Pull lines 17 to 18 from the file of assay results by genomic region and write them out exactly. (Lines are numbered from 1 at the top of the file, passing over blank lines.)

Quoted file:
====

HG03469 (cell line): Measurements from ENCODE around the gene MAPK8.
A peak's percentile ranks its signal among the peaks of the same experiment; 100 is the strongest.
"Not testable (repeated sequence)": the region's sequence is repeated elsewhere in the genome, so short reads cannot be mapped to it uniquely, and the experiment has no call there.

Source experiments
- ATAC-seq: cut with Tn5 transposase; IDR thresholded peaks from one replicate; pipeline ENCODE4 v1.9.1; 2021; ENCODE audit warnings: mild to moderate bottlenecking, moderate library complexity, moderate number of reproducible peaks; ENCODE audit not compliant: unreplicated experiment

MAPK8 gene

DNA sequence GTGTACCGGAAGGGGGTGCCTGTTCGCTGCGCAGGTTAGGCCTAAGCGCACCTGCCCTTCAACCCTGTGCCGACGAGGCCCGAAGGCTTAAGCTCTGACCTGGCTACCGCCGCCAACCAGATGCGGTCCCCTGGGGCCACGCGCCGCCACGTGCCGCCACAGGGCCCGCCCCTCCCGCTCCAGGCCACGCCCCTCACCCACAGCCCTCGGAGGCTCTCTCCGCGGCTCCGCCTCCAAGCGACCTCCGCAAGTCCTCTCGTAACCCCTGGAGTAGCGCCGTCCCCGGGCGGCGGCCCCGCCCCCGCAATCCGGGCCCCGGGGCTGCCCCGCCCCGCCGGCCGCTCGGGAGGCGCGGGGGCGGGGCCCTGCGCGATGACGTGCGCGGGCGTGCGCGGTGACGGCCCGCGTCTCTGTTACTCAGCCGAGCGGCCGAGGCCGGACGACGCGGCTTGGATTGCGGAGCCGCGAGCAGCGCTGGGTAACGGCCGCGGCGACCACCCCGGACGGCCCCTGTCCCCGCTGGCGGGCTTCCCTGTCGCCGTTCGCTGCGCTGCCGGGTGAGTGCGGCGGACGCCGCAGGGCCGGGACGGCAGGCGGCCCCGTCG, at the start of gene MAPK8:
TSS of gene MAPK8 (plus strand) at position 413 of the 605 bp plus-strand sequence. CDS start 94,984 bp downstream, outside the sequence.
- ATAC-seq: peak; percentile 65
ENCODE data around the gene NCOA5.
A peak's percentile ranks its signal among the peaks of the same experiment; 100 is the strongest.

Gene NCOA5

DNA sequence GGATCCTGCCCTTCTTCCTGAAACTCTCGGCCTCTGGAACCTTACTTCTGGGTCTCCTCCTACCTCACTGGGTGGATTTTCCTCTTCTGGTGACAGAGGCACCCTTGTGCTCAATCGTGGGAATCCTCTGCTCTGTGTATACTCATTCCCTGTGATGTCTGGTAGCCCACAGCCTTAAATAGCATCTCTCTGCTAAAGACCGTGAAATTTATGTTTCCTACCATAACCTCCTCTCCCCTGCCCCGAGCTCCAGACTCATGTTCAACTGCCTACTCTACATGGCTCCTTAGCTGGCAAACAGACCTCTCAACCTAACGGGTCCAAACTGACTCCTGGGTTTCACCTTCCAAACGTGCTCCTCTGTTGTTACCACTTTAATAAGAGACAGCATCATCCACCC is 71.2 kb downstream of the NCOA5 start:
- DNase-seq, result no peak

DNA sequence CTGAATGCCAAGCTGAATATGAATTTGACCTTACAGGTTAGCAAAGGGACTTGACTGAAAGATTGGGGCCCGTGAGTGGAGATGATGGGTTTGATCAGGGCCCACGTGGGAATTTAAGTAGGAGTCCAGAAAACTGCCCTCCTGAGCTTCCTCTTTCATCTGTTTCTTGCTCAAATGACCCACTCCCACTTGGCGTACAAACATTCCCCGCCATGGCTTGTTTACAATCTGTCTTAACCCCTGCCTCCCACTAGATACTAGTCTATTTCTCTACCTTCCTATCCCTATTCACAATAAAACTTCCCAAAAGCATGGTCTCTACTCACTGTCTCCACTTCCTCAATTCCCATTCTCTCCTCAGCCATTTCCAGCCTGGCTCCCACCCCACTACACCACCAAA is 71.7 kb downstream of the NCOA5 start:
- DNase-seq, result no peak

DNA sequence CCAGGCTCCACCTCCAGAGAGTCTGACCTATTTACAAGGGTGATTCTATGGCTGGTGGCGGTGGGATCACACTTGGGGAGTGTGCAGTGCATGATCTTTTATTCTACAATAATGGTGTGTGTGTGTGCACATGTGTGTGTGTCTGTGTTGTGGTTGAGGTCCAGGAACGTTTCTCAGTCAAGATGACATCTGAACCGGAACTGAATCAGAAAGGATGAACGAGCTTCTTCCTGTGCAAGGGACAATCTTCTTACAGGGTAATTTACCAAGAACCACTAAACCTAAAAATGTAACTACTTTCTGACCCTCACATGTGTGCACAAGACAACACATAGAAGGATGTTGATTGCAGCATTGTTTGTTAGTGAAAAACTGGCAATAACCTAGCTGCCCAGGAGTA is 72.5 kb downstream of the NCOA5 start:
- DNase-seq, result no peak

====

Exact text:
DNA sequence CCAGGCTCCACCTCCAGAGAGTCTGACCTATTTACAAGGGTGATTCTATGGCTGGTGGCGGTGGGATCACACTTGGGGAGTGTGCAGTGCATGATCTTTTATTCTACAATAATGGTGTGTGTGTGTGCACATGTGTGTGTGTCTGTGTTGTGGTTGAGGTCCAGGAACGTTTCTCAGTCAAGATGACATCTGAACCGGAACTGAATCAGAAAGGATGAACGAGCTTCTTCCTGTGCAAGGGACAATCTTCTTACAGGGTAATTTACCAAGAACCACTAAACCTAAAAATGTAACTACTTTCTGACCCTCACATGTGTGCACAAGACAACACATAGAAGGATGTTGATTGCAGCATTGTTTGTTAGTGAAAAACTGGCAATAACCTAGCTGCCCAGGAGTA is 72.5 kb downstream of the NCOA5 start:
- DNase-seq, result no peak